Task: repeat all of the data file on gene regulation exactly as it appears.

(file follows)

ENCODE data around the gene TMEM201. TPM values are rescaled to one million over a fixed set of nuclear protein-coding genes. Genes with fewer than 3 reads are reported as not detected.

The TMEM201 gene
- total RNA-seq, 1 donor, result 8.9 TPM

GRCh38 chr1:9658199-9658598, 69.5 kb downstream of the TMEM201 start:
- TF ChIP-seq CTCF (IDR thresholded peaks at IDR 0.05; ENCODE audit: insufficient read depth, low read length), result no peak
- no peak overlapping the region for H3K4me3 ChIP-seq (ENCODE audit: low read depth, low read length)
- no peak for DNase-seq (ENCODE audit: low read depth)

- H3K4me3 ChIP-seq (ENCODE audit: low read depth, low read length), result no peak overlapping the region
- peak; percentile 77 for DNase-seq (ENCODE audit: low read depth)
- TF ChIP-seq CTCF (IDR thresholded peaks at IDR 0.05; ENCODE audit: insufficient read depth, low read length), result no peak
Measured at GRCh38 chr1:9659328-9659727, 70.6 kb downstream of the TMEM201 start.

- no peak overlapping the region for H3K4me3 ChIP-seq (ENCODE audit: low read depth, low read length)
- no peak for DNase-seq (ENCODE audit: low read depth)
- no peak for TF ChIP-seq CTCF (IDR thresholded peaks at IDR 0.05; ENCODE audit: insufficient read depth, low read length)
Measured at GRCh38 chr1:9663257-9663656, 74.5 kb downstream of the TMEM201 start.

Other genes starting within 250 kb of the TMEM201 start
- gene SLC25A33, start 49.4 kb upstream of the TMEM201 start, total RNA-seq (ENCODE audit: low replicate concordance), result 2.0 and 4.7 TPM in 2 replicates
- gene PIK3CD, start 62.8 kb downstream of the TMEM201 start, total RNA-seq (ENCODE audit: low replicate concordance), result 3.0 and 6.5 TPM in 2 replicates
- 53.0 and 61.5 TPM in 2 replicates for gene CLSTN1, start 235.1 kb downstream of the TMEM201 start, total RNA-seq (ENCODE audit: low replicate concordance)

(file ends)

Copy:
ENCODE data around the gene TMEM201. TPM values are rescaled to one million over a fixed set of nuclear protein-coding genes. Genes with fewer than 3 reads are reported as not detected.

The TMEM201 gene
- total RNA-seq, 1 donor, result 8.9 TPM

GRCh38 chr1:9658199-9658598, 69.5 kb downstream of the TMEM201 start:
- TF ChIP-seq CTCF (IDR thresholded peaks at IDR 0.05; ENCODE audit: insufficient read depth, low read length), result no peak
- no peak overlapping the region for H3K4me3 ChIP-seq (ENCODE audit: low read depth, low read length)
- no peak for DNase-seq (ENCODE audit: low read depth)

- H3K4me3 ChIP-seq (ENCODE audit: low read depth, low read length), result no peak overlapping the region
- peak; percentile 77 for DNase-seq (ENCODE audit: low read depth)
- TF ChIP-seq CTCF (IDR thresholded peaks at IDR 0.05; ENCODE audit: insufficient read depth, low read length), result no peak
Measured at GRCh38 chr1:9659328-9659727, 70.6 kb downstream of the TMEM201 start.

- no peak overlapping the region for H3K4me3 ChIP-seq (ENCODE audit: low read depth, low read length)
- no peak for DNase-seq (ENCODE audit: low read depth)
- no peak for TF ChIP-seq CTCF (IDR thresholded peaks at IDR 0.05; ENCODE audit: insufficient read depth, low read length)
Measured at GRCh38 chr1:9663257-9663656, 74.5 kb downstream of the TMEM201 start.

Other genes starting within 250 kb of the TMEM201 start
- gene SLC25A33, start 49.4 kb upstream of the TMEM201 start, total RNA-seq (ENCODE audit: low replicate concordance), result 2.0 and 4.7 TPM in 2 replicates
- gene PIK3CD, start 62.8 kb downstream of the TMEM201 start, total RNA-seq (ENCODE audit: low replicate concordance), result 3.0 and 6.5 TPM in 2 replicates
- 53.0 and 61.5 TPM in 2 replicates for gene CLSTN1, start 235.1 kb downstream of the TMEM201 start, total RNA-seq (ENCODE audit: low replicate concordance)